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Teotihuacàn – Religious Capital of Central America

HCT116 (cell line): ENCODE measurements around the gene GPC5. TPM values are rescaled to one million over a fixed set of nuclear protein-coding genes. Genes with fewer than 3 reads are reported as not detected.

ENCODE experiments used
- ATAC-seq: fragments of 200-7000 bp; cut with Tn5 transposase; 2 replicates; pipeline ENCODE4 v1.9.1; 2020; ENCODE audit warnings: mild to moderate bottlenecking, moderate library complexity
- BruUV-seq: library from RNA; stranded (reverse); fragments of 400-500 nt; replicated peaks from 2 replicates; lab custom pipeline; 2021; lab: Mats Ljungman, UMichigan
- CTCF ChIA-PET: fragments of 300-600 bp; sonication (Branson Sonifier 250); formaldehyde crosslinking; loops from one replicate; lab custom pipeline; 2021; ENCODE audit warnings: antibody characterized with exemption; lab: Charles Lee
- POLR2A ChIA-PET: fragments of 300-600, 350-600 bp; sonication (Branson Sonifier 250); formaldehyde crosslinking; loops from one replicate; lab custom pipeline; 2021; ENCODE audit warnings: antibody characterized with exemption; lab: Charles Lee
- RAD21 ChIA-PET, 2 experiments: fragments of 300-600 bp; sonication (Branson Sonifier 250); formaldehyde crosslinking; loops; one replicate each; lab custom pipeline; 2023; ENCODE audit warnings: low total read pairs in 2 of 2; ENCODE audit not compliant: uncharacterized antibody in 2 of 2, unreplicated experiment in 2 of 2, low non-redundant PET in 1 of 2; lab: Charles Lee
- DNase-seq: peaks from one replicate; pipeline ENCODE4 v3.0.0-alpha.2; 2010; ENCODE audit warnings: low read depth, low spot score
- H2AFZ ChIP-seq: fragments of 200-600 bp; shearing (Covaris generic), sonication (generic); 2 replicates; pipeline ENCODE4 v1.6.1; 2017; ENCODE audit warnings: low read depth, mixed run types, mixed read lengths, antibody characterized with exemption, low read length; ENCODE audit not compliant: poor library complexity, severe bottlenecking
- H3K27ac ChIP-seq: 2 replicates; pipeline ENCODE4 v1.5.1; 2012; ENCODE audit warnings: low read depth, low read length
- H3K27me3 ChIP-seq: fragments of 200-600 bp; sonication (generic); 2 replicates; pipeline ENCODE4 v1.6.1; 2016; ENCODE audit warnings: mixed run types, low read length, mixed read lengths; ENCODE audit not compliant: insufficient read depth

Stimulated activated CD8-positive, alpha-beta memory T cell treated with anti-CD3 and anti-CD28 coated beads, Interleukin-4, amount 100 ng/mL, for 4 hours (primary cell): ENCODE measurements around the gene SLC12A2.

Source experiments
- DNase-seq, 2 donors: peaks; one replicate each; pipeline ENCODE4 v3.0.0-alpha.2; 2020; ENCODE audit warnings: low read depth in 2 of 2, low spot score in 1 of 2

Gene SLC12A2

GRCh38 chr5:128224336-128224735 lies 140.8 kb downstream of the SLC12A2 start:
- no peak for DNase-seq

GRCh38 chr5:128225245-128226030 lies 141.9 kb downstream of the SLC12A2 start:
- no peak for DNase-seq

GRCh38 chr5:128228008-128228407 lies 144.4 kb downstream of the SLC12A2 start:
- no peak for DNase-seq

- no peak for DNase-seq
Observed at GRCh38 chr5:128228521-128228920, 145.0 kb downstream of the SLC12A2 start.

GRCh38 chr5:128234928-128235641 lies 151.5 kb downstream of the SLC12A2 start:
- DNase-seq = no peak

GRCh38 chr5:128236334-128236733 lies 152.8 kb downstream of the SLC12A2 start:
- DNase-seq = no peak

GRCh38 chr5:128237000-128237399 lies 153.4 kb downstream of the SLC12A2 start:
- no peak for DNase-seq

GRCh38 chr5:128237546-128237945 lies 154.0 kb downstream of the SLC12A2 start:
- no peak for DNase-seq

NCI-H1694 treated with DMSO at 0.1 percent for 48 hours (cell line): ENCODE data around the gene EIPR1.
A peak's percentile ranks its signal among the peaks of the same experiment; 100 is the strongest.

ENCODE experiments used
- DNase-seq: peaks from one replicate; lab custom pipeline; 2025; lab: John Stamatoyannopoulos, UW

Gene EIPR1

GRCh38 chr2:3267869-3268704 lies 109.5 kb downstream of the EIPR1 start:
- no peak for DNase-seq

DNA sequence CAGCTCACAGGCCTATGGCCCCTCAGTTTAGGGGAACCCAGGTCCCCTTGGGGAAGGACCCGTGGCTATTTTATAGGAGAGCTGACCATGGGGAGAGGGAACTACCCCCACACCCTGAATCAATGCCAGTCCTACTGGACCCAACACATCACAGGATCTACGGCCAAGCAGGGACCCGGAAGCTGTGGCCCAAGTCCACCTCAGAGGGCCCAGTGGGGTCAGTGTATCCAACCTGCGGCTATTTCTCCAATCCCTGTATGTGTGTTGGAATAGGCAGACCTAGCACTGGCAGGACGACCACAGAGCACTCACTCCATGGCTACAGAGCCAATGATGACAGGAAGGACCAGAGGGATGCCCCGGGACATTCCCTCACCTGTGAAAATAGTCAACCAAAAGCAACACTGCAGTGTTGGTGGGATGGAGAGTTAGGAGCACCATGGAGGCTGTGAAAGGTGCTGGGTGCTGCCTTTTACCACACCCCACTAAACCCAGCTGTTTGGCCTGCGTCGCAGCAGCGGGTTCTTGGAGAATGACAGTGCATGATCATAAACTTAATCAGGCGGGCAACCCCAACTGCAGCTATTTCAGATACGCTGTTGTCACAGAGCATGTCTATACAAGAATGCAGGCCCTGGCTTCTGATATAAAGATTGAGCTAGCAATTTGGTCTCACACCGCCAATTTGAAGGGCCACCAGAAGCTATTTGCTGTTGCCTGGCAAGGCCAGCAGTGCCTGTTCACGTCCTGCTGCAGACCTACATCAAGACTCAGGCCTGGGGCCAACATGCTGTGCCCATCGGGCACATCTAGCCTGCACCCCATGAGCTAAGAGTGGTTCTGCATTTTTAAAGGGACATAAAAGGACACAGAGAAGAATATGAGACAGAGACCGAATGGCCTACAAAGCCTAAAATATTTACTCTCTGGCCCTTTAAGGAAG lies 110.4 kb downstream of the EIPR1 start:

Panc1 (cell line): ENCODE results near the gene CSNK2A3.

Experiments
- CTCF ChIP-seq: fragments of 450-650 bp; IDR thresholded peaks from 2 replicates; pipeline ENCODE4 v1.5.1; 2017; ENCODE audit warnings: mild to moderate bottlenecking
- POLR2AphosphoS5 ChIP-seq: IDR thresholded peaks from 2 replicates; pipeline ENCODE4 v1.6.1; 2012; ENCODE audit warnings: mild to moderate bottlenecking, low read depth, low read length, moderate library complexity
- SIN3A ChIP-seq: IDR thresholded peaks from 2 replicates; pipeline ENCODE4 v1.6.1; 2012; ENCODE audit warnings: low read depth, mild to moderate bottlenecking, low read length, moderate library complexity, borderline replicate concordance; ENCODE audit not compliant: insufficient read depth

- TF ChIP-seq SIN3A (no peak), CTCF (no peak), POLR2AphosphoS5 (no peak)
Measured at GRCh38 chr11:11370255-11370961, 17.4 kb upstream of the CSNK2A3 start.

Introduction At a time when Rome was starting to consolidate its empire around the Mediterranean, the Great Wall was being built in China and the Egyptians were in decline, in Central America a new city emerged close to modern Mexico City known now as Teotihuacàn. The region had undergone development through successive civilisations such as the Olmecs, and would later be followed by the Toltecs, Mayans and Aztecs. The city of Teotihuacan sprang up very quickly, and with its population thought to be in the region of one hundred thousand people (some sources suggest over 125,000), it would have been one of the largest cities in the world at the time. The Olmecs had left behind a legacy of religious ceremonial buildings, sculpture, artwork and even writing. But Te o t i h u a c a n was to take these concepts several stages further, and for the first time within the confines of a vast city. Archaeologists and historians have been trying to determine why such a city sprang up suddenly and was so advanced, and then equally became uninhabited just as rapidly almost a millennium later. This article explores the significance of this city in the cultural development of the region, and in particular the religious beliefs and rights practised here. 25Review of Religions – July 2002 TEOTIHUACÀN – Religious Capital of Central America By Fazal Ahmad – UK In the second century BCE, one of the largest cities in the world suddenly sprang up in Central America. The entire city was planned with a grid pattern of parallel roads, and the city centre was focussed around two huge religious pyramids. The community was very advanced for its time and extremely powerful. Then suddenly, around 700 CE, the city and its inhabitants disappeared. What actually happened at Teotihuacan and what was the religious significance of this city and its fate? The City and its Culture Teotihuacan is an Aztec name meaning ‘place of the gods’ so it clearly held a religious significance to the people of Mexico over a thousand years ago. The Aztecs encountered this place many centuries after it was abandoned, and regarded it as the origin of civilisation where religion and cosmic order was formed. The dedication of the pyramids to the Sun and Moon is also retrospective by the Aztecs, although we have a few clues as to the original meaning of the pyramids. Our earliest recorded information about the city is from around 1521 when the Spaniards led by Hernan Cortes had conquered Mexico and enquired about this mysterious and vast city from their Aztec subjects. In particular, they were intrigued by the Pyramids which were as large as the structures encountered in Egypt. The Aztecs viewed this as a holy city once host to pilgrims from across the region, and this is preserved in the history recorded by the Spanish invaders. The city structure resembles a modern planned city with streets running in straight lines across each other in a grid pattern seen in modern cities such as Washington DC. Even the San Juan River was routed into canals as its passes through the city in 26 Teotihuacàn – Religious Capital of Central America Review of Religions – July 2002 Pyramid of the Moon, Teotihuacan (Photo courtesy of Tony Turner) order to conform to the grid system of the planners. In its heyday, the city covered an area of eight square miles. This shows a degree of advancement in the culture which developed this city 2000 years ago. A lot of archaeological effort has centred on this site, and as a result, it is possible to build a picture of life in the city. The economy was focussed on agriculture, and it is thought that most of the people would go out every day to tend the fields around the city. The same pattern was also seen in other cities such as Tenochtitlan later. It is interesting to note that whereas in Europe, when cities emerged, the economy was different to that of the rural population, in Central America cities sprung up around agriculture, and this remained the focus of the economy. Teotihuacan is laid out with a long central main road known as the Cala de los Muertes (Street of the Dead), and at the north end is the imposing Pyramid of the Moon standing 150 feet high. Just to the south and on the right is the Pyramid of the Sun standing 240 feet high. In the heart of the city was a public square with the Citadel and the Great Compound. There was the elegantly carved Temple to QuetzalCoatl on the Citadel which appears to have been a relgious courtyard. The Compound probably served as an administrative hub for the city with various offices dotted around it, but virtually no temples. There were around 2000 structures in the city, many with advanced drainage systems. Some scientists believe that the orientation of the city 15.5 degrees east of North is significant and that features of the city align to the star cluster known as Pleiades, although this is conjecture. The possible significance of Pleiades would have been to herald the two days of the year when the Sun was directly overhead at Teotihuacan, and they would perhaps have believed that their deities were at their closest on these days. Similar alignments have been claimed for Stonehenge in the UK, and the Pyramids of Giza in Egypt. The city also had links with other communities in the region for trade purposes. Local craftsmen were reknowned across central America for their crafts using 27 Teotihuacàn – Religious Capital of Central America Review of Religions – July 2002 28 Teotihuacàn – Religious Capital of Central America Review of Religions – July 2002 Rough Plan of the Teotihuacan City Centre Obsidian (volcanic glass), seashells and basalt. But in order to get some of the raw materials of their various trades, they probably would have had contact with the Gulf of Mexico or the Pacific Coast for seashells, with Veracruz for Rubber, with Oaxaca for cotton, and with the Yucatan peninsula for exotic feathers. There is also some evidence to suggest that people from the city conquered the Mayan city of Kaminaljuyu (near modern Guatemala City) and built a new city to mimic Teotihuacan, but at the same time adopting elements of Mayan culture, so clearly they had contact with other peoples in the region. At the dawn of Teotihuacan, there were other religious centres nearby such as Cuicuilco to the southwest of the Valley of Mexico, and Cholula to the east of the Puebla Valley which may have had an influence on the initial development of the city. 29 Teotihuacàn – Religious Capital of Central America Review of Religions – July 2002 Map of the Teotihuacan Region Religious Practice Modern research suggests that the people worshipped Quetzalcoatl (we shall cover this in more detail later). They also worshipped Tlaloc the rain god, and revered the Jaguar, a wild cat found in the region. Along the Street of the Dead, there were over 100 religious shrines and temples lining the route as well as the two Pyramids and the temple of Quetzalcoatl, so this would have been a very significant religious area. It is even suggested that pilgrims from as far as Guatemala may have visited the city. Teotihuacan was to have a great influence on the religious archi- tecture and beliefs in Guatemala including their great city Kaminaljuyu. Teotihuacanos believed in a cyclical universe in which the universe would be born and then at its end, be destroyed and then reborn again as a new world. Similar concepts were understood elsewhere in the world such as by the Hindus of India. Teotihuacanos believed that this was the 5th Universe and that Teotihuacan was the birthplace of this new Universe. Interestingly they also believed that their deities had sacrificed themselves such that the new world could be formed (similar to the Christian concept of the son of God sacrificing himself for the sake of the human race in an act of atonement). Also very interesting is the idea that the 4th world was destroyed by a global flood. While many of these concepts may have been stretched over time, the concept of the rebirth of the universe is interesting. Modern Cosmology and the Holy Qur’an (Ch.21: Vs.105) also refer to the cyclical nature of the universe. Also the idea that a civilisation was destroyed by a global flood is well-known in the great monotheistic religions of Judaism, Islam and Christianity. Probably the most well-known feature about cultures in this part of the world is the ritual human sacrifices that took place. In the case of Teotihuacan, there is not so much discussion on this subject, rather this was a trait of the later Aztecs. Sacrifice was seen as essential to safeguard the lifestyle of the Aztec people, and as such, if they were ever in battle, they would prefer to take prisoners rather than slay their victims such that they could use them for sacrificial purposes. Perhaps we can start to under- 30 Teotihuacàn – Religious Capital of Central America Review of Religions – July 2002 stand the sacrifices in a new way when we consider their views on how the 5th universe had been created and the sacrifices made by their deities on their behalf. Certainly later Aztec pyramids were used to perform these horrific rites, but Te o t i h u a c a n seems to have been less prone to this futile practice. The two pyramids also have a religious significance just as they did in Egypt. On top of the pyramids were temples, and the pyramids themselves consisted of five layers which could be climbed by worshippers with a resting platform between the climbs. Both the Pyramids of the Sun and Moon would have had great religious significance for their people, and could be seen from long distances. In fact the Pyramid of the Sun was built on top of an earlier shrine, and later archaeology also revealed a series of tunnels and caves under the Pyramid. It is difficult to know whether the pyramids were positioned for astronomical reasons, or just to provide an inspirational platform for worship (more likely to have been the latter). Either way they held a central position in the religion of the people. Quetzalcoatl The people of the time had a complex religion with deities such as Quetzalcoatl (the feathered serpent) and Tlaloc (the rain god). Images on their major structures of Qutzalcoatl are prominent in the architecture of the city. Quetzalcoatl would later be known as Kukulcan by the Mayans and Huemac by the Toltecs. In later mythology, Quetzalcoatl is described as the sun-god, creator of man and the bringer of rain. Other traditions have recorded Quetzalcoatl as an ancient fair- skinned king who taught agriculture, weaving, arts and also religion to the people. He taught the importance of the reckoning of time (of greater importance to the Mayans) and abhorred war and animal sac- rifice. The Toltecs held a tradition that Quetzalcoatl demanded peaceful sacrifices whereas his enemy Tezcatlipoca demanded more bloodthirsty rituals and evicted him from the land (this may be in line with the evidence of human sacrifice at other temples in the region). Quetzalcoatl went to the Gulf of Mexico, fasted for four days and then set sail, promising to return 31 Teotihuacàn – Religious Capital of Central America Review of Religions – July 2002 in the latter days according to the Toltecs.In such myths, Quetzalcoatl appears more as a king than a god, and was inspirational in establishing the new city and the new order. As Quetzalcoatl has disappeared into mythology and legend, it is difficult to disemenate the truth from fiction, but it is possible that he was originally a prophet of God and hence had such a huge impact on the people and signalled the building of Teotihuacan. After all, even Prophet Jesus ( a s ) was soon venerated as the Sun-god, son of God and as the Trinity, so with the passage of time, for Quetzalcoatl to have been deified in this way would not be uncommon. There is even a tradition that the white-robed Quetzalcoatl was forced to leave because of the trickster and warrior-god Tezcatlipoca (Smoking Mirror) who forced him out and deceived him. Quetzalcoatl wept as he buried his treasure, left his city heading for the coast, and finally sailed east, promising to return. Again, this is similar to the Jewish tale of the Teacher of Righteousness and the Wi c k e d Priest as recorded in the Dead Sea Scrolls. The difficulty with this story is that there are no written documents such as the Dead Sea Scrolls left behind in Teotihuacan to authenticate it. Tlaloc is also a complex character. In later times, Tlaloc was associated with rain, but in earlier cultures Tlaloc was actually considered the King of the gods, the creator and source of all things. 32 Teotihuacàn – Religious Capital of Central America Review of Religions – July 2002 Quetzalcoatl Images Mayans At the same period that Teotihuacan had been coming to prominence, the Mayans of the Yucatan Peninsula began to develop their own culture. The Mayans were prominent in the period 300 – 900 CE, while Teotihuacan was in existence from 200 BCE – 700 CE. The Mayans too had religious cities such as Palenque and Tikal, but these were only populated by priests who performed religious duties for the scattered rural population, and their role was to serve the outlying villages (the geography of living in rainforests was also less conducive to major cities than in the Valley of Mexico). Their religion was strongly associated to the natural cycles of the Universe, and the exploitation of man’s position through knowledge of the Universe. Therefore they devel- oped very elaborate calendars based on the Moon, Sun and even the planet Venus. Their priests often made personal sacrifices of blood to keep their deities ‘fed’. This was also tied to their concept of afterlife with heaven and hell. In their concept, only those killed in sacrifice or children who died were entitled to go to heaven, so sacrifice had an elevated position, something which would have been exploited to extremes by the Aztecs. Demise of the city There is evidence to suggest that the climate would have been worsening in the 6th century CE, and this would have had a significant impact on the harvests upon which the city relied. Some scientists suggest that the region began to suffer droughts from536 CE based upon their analysis of mineral deposits and tree-rings. If the rains had been failing as well, then there may have been a knock-on undermining of the deities such as Tlaloc which were supposed to safeguard the rain and the harvest. Evidence suggests that at around 700 CE, Teotihuacan suddenly came into decline and people abandoned the city. There are theories that the city was raided by violent foreign invaders and was burned down. Certainly there is evidence of a fire in over 150 of the temples and palaces of the city centre. What is more striking is that although some 60 per cent of the temples and palaces were torched across the city, only around 10 per cent of residential 33 Teotihuacàn – Religious Capital of Central America Review of Religions – July 2002 buildings were affected (see Ref. 8). This may suggest that the fires were deliberate rather than the victims of a natural disaster or a more general fire in the city, as natural fires tend not to be so selective in their destructive urges. Recent theories have begun to link the climatic change to social unrest, and claim that this would have been sufficient to cause rioting against the religious elite of the city. Whatever the actual cause, all the evidence suggests that around 750 CE, the city was looted and burned, and the temples were ransacked, possibly even from within. The fall of this great city had ramifications for the rest of the region as first Monte Alban, then Mayan centres further south all suffered a similar fate. C u l t u ral Development after Teotihuacan After the demise of Teotihuacan, other cultures sprang up in the region, many of which preserved the arts and culture of this great civilisation. The Toltecs emerged around 950 CE in Tula, Northern Mexico. They were a warring race with a warrior aristocracy, and they expanded in the region rapidly. They retained the crafts, religion and architecture of the Teotihuacanos. It was actually the Toltecs who created the legend of the return of Quetzalcoatl back to Tula. The Toltecs conquered many Mayan regions and created the great centre at Chichen Itza. Much later, the Aztecs also continued the Te o t i h u a c a n culture, although their main deity was now Huitzilpochtli. 34 Teotihuacàn – Religious Capital of Central America Review of Religions – July 2002 PROPHETS OF GOD THROUGHOUT HISTORY HAVE BEEN THE CATALYSTS TO GREAT SOCIAL CHANGE, AND HAVE OFTEN IGNITED ONCE-DORMANT CULTURES SUCH AS THE ARABS INTO GREAT EMPIRE BUILDING, FANTASTIC ARCHITECTURE AND SCIENTIFIC A D VA N C E M E N T. C O U L D T H I S H AV E B E E N T H E C A S E I N TEOTIHUACAN, AND COULD QUETZALCOATL HAVE BEEN THAT RELIGIOUS CATALYST? They built a new capital Tenochtitlan on an island in Lake Texcoco in the Valley of Mexico. Legend has it that when the Spaniards led by Cortes arrived to conquer Mexico and loot its gold, they faced little initial resistance as their demeanour and timing co-incided with the Aztec anticipation of the return of Quetzalcoatl. History records how Cortes and his troops were able to conquer Latin America r a p i d l y, and perhaps there is some truth to this story. This again shows the depth of religious sentiment that people would rather die than defy what they believed to be a returning deity. C o n c l u s i o n s The Qur’an tells us that all races and regions received some form of revelation and Divine Guidance: And We did raise among every people a Messenger preaching: ‘Worship Allah and shun the Evil One’. Then among them were some whom Allah guided and among them were some who became deserving of ruin. So travel through the Earth, and see what was the end of those who treated the prophets as liars! (Holy Qur’an, Ch.16: v. 3 7 ) And again we read: And We sent some Messengers whom We have already mentioned to thee and some Messengers whom We have not mentioned to t h e e . (Holy Qur’an, Ch.4: v. 1 6 4 ) . As such, the elaborate societies of central America would have been no exception in their ability to have contact with the C r e a t o r. According to the verses quoted here, all races and lands including the peoples of Central America would have been the recipients of prophets and divine guidance, although trying to trace these events with our scant clues and no written documentation is a major task t o d a y. Sudden cultural changes such as the dramatic emergence of Teotihuacan may have been triggered by Divine Guidance, although over a period of centuries, the original messages that inspired them may be lost to us. Given the prominence of Quetzalcoatl, it is possible that this was a real character who was divinely guided. Certainly 35 Teotihuacàn – Religious Capital of Central America Review of Religions – July 2002 traditions held by the later Toltecs show him teaching a milder way of life, and even fasting – traits we could reasonably associate to spiritual teachers elsewhere in the world. A feature which we saw too often after Teotihuacan in this region is human sacrifice. A c t u a l l y, all monotheistic reli- gions hold personal sacrifice very h i g h l y, but not the taking of life. Sacrifice in monotheistic religions is more to do with controlling the ego-self and helping family, friends, the needy and society in general. Putting others before oneself and making sacrifices in such a cause has always been seen as noble. But sacrificing others to appease a deity is a gross perversion of those noble concepts. Research seems to indicate a different style of worship at Teotihuacan, whereas later Aztec temples were clearly used to appease the deities through human sacrifice and b l o o d – l e t t i n g . It is quite possible that Teotihuacan was the scene of religious inspiration at its outset, hence so much activity was created in such little time. Prophets of God throughout history have been the catalysts to great social change, and have often ignited once-dormant cultures such as the Arabs into great empire building, fantastic architecture and scientific advancement. Could this have been the case in Te o t i h u a c a n , and could Quetzalcoatl have been that religious catalyst? A s with human traits, original messages may have been lost over time and turned into something totally different. We have seen evidence for great cultures elsewhere in the world which were destroyed when they shunned or distorted religion. Perhaps Teotihuacan also suffered a similar fate as the original messages which had inspired its construction were e r o d e d . C e r t a i n l y, it is without doubt that dramatic change occurred around this city, and several developments in society in this region were inspired to some degree by religion as understood by the people of the time. 36 Teotihuacàn – Religious Capital of Central America Review of Religions – July 2002 References 1. ‘The Ancient Kingdoms of Mexico – a magnificent re- creation of their art and life’, Nigel Davies, Penguin Books, London 1990. 2. ‘Te o t i h u a c a n’, Ren Millon, Scientific American, June 1967. 3. ‘The Encyclopedia of Myths and Legends’, Stuart Gordon, Headline Books 1993. 4. ‘The Times Atlas of World History’, Edited by Geoffrey Barraclough, 4th Edition, BCA 1994. 5. ‘Secrets of Ancient and Sacred Places – the world’s mysterious heritage’, Pa u l Devereux, Brockhampton Press, London 1993. 6. ‘Wonders of the World – a guide to the man-made treasures of civilisation’ , Rosemary Burton and Richard Cavendish, AA P u b l i s h i n g , Hampshire 1991. 7. ‘The Hero with a Thousand F a c e s’, Jospeh Campbell, Fontana Press 1993. (First published 1949). 8. ‘Catastrophe – an inves- tigation into the origins of the modern world’, David Ke y s , Arrow Books 2000. 37 Teotihuacàn – Religious Capital of Central America Review of Religions – July 2002